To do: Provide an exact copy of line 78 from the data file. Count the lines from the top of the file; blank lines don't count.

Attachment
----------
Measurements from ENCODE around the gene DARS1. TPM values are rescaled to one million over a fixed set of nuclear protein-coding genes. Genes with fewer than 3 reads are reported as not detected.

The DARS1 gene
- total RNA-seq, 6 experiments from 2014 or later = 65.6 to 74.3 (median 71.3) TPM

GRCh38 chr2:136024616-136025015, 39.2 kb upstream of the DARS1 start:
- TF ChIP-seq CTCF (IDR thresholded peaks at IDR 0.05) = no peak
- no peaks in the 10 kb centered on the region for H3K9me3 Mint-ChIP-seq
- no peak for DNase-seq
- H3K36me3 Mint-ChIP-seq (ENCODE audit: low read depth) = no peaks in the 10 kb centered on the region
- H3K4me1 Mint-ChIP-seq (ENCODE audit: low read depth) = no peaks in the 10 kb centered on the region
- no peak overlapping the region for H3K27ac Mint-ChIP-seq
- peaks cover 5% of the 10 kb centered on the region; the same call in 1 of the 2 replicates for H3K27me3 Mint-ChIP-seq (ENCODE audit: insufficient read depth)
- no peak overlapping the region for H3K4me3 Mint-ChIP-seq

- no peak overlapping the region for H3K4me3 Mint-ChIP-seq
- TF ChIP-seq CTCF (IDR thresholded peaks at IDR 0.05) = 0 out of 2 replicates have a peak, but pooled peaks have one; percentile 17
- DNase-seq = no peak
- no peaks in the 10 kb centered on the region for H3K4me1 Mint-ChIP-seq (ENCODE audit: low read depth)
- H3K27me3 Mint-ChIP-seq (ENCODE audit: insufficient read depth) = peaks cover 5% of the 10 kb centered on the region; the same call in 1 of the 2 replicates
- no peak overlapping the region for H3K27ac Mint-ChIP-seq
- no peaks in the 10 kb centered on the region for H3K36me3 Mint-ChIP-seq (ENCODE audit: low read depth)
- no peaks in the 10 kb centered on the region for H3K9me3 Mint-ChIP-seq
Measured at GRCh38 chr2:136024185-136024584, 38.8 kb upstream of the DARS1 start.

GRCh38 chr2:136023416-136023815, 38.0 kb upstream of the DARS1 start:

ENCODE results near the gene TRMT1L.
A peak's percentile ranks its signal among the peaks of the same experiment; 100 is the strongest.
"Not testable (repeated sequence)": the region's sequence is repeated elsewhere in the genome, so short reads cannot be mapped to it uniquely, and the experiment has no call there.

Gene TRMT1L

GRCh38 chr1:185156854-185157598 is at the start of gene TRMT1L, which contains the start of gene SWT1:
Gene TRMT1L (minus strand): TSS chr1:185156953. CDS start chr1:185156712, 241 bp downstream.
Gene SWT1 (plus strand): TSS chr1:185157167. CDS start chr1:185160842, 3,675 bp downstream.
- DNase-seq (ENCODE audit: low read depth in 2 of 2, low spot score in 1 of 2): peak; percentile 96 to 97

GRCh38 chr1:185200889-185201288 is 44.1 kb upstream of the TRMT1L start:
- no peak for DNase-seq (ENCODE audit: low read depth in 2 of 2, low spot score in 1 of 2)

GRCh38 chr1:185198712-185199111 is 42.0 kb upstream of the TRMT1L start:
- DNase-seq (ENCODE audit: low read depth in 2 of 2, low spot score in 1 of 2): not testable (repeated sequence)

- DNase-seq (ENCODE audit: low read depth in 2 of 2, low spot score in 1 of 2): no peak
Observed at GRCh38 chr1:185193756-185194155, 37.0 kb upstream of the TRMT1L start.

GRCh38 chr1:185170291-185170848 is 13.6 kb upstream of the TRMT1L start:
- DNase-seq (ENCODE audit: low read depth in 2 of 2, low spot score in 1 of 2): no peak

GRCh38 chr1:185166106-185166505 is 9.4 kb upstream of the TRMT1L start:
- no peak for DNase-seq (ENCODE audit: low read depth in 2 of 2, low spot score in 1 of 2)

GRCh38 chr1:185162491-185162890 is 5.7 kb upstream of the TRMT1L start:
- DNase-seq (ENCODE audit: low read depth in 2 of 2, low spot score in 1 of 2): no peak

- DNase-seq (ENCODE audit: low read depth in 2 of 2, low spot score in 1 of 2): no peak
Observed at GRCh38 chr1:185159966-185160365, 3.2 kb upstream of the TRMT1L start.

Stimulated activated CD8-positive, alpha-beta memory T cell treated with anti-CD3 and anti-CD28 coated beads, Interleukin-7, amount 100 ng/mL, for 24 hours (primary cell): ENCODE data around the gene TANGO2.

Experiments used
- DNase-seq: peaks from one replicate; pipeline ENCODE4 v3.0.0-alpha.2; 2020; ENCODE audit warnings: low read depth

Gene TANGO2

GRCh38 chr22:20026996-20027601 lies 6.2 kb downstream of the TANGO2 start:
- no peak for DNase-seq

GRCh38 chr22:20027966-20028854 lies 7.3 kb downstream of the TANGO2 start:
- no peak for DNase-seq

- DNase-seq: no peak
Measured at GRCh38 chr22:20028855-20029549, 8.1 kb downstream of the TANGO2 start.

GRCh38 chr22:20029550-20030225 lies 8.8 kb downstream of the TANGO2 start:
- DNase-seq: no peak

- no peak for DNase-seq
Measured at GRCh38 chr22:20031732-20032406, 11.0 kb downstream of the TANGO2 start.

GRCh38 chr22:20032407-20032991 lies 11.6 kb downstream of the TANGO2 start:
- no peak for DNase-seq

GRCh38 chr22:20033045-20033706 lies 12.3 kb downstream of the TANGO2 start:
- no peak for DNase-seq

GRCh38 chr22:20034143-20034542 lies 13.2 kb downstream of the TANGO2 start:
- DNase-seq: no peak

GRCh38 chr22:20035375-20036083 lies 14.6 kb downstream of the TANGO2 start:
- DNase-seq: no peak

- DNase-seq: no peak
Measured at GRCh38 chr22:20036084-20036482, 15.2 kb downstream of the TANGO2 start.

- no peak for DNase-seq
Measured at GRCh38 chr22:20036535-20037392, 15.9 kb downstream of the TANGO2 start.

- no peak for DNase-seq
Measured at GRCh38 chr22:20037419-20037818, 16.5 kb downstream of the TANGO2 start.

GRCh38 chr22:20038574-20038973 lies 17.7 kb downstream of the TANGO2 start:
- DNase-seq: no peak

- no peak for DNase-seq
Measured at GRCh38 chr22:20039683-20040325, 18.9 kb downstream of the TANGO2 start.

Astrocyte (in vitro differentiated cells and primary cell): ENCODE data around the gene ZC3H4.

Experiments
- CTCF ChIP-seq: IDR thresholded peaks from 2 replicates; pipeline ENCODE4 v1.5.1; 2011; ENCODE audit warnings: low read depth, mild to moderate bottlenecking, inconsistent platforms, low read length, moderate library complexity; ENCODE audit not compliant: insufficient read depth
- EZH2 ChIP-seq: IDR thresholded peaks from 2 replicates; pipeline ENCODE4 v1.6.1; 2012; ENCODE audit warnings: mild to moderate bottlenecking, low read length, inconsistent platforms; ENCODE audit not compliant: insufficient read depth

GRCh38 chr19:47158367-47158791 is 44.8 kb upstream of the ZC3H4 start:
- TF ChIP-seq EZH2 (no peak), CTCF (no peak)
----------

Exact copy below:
Experiments